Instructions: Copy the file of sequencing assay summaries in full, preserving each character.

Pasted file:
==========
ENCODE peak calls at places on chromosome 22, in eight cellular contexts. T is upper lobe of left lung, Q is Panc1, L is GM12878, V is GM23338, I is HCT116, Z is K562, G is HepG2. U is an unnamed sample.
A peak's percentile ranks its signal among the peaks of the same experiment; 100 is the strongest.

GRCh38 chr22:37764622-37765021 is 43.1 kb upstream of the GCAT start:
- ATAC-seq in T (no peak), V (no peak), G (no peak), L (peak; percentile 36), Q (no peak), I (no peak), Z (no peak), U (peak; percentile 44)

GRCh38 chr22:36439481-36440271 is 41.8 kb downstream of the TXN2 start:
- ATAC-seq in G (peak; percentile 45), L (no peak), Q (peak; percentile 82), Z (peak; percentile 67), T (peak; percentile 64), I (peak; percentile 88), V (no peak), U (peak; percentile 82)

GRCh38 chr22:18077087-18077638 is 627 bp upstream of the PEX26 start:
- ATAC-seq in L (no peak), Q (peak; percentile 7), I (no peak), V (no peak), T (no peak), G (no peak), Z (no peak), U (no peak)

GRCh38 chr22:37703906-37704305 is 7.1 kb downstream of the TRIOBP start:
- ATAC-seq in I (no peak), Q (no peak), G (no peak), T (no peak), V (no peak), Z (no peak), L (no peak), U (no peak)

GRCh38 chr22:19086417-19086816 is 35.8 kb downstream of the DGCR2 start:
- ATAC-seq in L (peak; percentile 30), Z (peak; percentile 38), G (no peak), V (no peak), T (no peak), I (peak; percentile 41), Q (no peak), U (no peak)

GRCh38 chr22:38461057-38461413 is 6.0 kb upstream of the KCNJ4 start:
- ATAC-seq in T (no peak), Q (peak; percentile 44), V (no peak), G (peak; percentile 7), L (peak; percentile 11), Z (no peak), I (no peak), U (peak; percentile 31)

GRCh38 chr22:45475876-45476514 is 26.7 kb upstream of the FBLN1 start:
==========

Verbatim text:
ENCODE peak calls at places on chromosome 22, in eight cellular contexts. T is upper lobe of left lung, Q is Panc1, L is GM12878, V is GM23338, I is HCT116, Z is K562, G is HepG2. U is an unnamed sample.
A peak's percentile ranks its signal among the peaks of the same experiment; 100 is the strongest.

GRCh38 chr22:37764622-37765021 is 43.1 kb upstream of the GCAT start:
- ATAC-seq in T (no peak), V (no peak), G (no peak), L (peak; percentile 36), Q (no peak), I (no peak), Z (no peak), U (peak; percentile 44)

GRCh38 chr22:36439481-36440271 is 41.8 kb downstream of the TXN2 start:
- ATAC-seq in G (peak; percentile 45), L (no peak), Q (peak; percentile 82), Z (peak; percentile 67), T (peak; percentile 64), I (peak; percentile 88), V (no peak), U (peak; percentile 82)

GRCh38 chr22:18077087-18077638 is 627 bp upstream of the PEX26 start:
- ATAC-seq in L (no peak), Q (peak; percentile 7), I (no peak), V (no peak), T (no peak), G (no peak), Z (no peak), U (no peak)

GRCh38 chr22:37703906-37704305 is 7.1 kb downstream of the TRIOBP start:
- ATAC-seq in I (no peak), Q (no peak), G (no peak), T (no peak), V (no peak), Z (no peak), L (no peak), U (no peak)

GRCh38 chr22:19086417-19086816 is 35.8 kb downstream of the DGCR2 start:
- ATAC-seq in L (peak; percentile 30), Z (peak; percentile 38), G (no peak), V (no peak), T (no peak), I (peak; percentile 41), Q (no peak), U (no peak)

GRCh38 chr22:38461057-38461413 is 6.0 kb upstream of the KCNJ4 start:
- ATAC-seq in T (no peak), Q (peak; percentile 44), V (no peak), G (peak; percentile 7), L (peak; percentile 11), Z (no peak), I (no peak), U (peak; percentile 31)

GRCh38 chr22:45475876-45476514 is 26.7 kb upstream of the FBLN1 start: